Nelson Mandela is a South African lawyer who joins the African National Congress in the 1940s when the law under the Apartheid system’s brutal tyranny proves useless for his people. Forced to abandon peaceful protest for armed resistance after the Sharpeville Massacre, Mandela pays the price when he and his comrades are sentenced to life imprisonment for treason while his wife, Winnie, is abused by the authorities herself. Over the decades in chains, Mandela’s spirit is unbowed as his struggle goes on in and beyond his captivity to become an international cause. However, as Winnie’s determination hardens over the years into a violent ruthlessness, Nelson’s own stature rises until he becomes the renowned leader of his movement. That status would be put to the test as his release nears and a way must be found to win a peaceful victory that will leave his country, and all its peoples, unstained. Written by Kenneth Chisholm, Sunday 8 September 2013

It’s barely five minutes before the woman starts to wail on the soundtrack. Young men in terry-towels run through the long grass. The sun brushes the lens. He dives into the river a boy, emerges fully-formed as a world leader.

A Long Walk to Freedom lays out the legend ofNelson Mandela in grand, sonorous style. It presents a portrait of the South African freedom fighter that is shot for spectacle. This is a life heavy with significance, pitted with great speeches, backed with swooning orchestration that will climb to an emotional peak just as he addresses the crowd.

Idris Elba plays Mandela from his early days as smoothie lawyer, through his recruitment by the ANC to his arrest, imprisonment and eventual release. Elba makes a convincing statesman – he has the stature, can dummy the gravitas. His take on the icon is respectful and deft. Winnie is played by Naomie Harris, who charges the character with a revolutionary zeal.

The film rushes through Mandela’s life and times. Johannesburg, Sharpeville, Robben Island, freedom. It’s a tick-box check-list of things you should know about the man. An Encarta Encyclopedia article laid out on an epic scale. Time is contracted (we spend 30 minutes in prison; Mandela got 27 years), the greatest hits are rolled out, but there’s nothing that embraces the idea that life makes a man and informs his politics. The day-to-day is lost in the bluster.

It’s tough capturing a life so significant on screen. He revolutionised his country, but it was a long struggle with marginal victories. The film overcompensates. It bellows at you. Tells you apartheid was bad by placing champagne-sipping whites on a balcony and black people down on the streets below. It pumps in the period detail, drops in chunks of news footage to back up its importance. In reality Mandela forced change through by plugging away, by persisting in a long, frustrating struggle. The pace of change was achingly slow. It’s hard not to feel that there’s something in that that’s fundamentally uncinematic.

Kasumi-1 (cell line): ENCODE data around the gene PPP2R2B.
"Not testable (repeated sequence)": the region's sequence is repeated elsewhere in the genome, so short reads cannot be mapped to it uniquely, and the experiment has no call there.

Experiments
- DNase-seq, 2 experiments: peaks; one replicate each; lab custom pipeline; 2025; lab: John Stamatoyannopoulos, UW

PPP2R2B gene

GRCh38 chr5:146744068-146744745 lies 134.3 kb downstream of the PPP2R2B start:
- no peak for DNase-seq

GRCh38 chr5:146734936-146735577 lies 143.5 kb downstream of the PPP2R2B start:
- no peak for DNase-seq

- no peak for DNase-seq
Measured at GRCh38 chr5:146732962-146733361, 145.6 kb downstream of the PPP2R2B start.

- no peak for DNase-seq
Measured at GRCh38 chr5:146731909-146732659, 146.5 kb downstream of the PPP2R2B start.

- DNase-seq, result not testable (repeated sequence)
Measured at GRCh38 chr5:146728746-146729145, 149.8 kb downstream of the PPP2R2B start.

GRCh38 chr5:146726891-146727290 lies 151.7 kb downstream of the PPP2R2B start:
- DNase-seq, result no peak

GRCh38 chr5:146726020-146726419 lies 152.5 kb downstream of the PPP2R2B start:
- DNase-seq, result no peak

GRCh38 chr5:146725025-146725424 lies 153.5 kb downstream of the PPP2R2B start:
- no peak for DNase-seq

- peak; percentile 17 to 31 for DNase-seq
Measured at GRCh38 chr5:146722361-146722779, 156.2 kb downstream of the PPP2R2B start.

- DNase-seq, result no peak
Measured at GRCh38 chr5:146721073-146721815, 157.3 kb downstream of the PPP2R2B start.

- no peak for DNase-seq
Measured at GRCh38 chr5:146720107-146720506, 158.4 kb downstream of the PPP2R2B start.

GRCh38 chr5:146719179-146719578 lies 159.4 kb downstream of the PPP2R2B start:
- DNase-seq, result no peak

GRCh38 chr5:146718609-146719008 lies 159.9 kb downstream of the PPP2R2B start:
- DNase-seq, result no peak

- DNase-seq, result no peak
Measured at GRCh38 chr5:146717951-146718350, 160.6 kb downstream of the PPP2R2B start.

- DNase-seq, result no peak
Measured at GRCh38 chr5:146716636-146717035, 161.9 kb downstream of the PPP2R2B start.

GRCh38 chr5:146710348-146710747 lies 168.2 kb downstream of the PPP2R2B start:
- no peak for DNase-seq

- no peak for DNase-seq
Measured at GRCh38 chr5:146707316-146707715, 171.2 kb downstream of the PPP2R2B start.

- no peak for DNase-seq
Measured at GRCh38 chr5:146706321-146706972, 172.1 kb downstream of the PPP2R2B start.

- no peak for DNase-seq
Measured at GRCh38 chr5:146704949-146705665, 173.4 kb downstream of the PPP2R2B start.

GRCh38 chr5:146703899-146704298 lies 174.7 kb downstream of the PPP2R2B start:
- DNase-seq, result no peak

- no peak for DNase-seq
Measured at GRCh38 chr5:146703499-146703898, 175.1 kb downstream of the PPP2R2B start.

Hard moral decisions weigh heavily. And in “Mandela: Long Walk to Freedom,” Justin Chadwick’s stately screen biography of Nelson Mandela, the British actor Idris Elba conveys the agony as well as the nobility of Mr. Mandela’s quest for South African racial equality. Much of that pain is suppressed rage at the cruelty and injustice of apartheid. As Mr. Mandela looks beyond the fury of the moment and calculates the cost of urging violence, you sense his frustration at having to make the only reasonable choice and taking the high road.

Idris Elba, left, and Naomie Harris in “Mandela: Long Walk to Freedom,” based on Nelson Mandela’s autobiography.

Mr. Elba doesn’t look much like Mr. Mandela. He is considerably beefier. But he has the same sharp, hyper-alert gaze that acknowledges the world’s horrors while looking above and beyond toward a humanitarian ideal. He also captures Mr. Mandela’s distinctive accent with an uncanny accuracy. Mr. Elba is completely convincing as a natural leader with a ferocious drive. He makes you feel the almost unimaginable personal price Mr. Mandela paid by spending 27 years in prison, separated from his family and the anti-apartheid movement on an island off Cape Town. His lowest moment comes when he is forbidden to leave the island to bury his eldest son.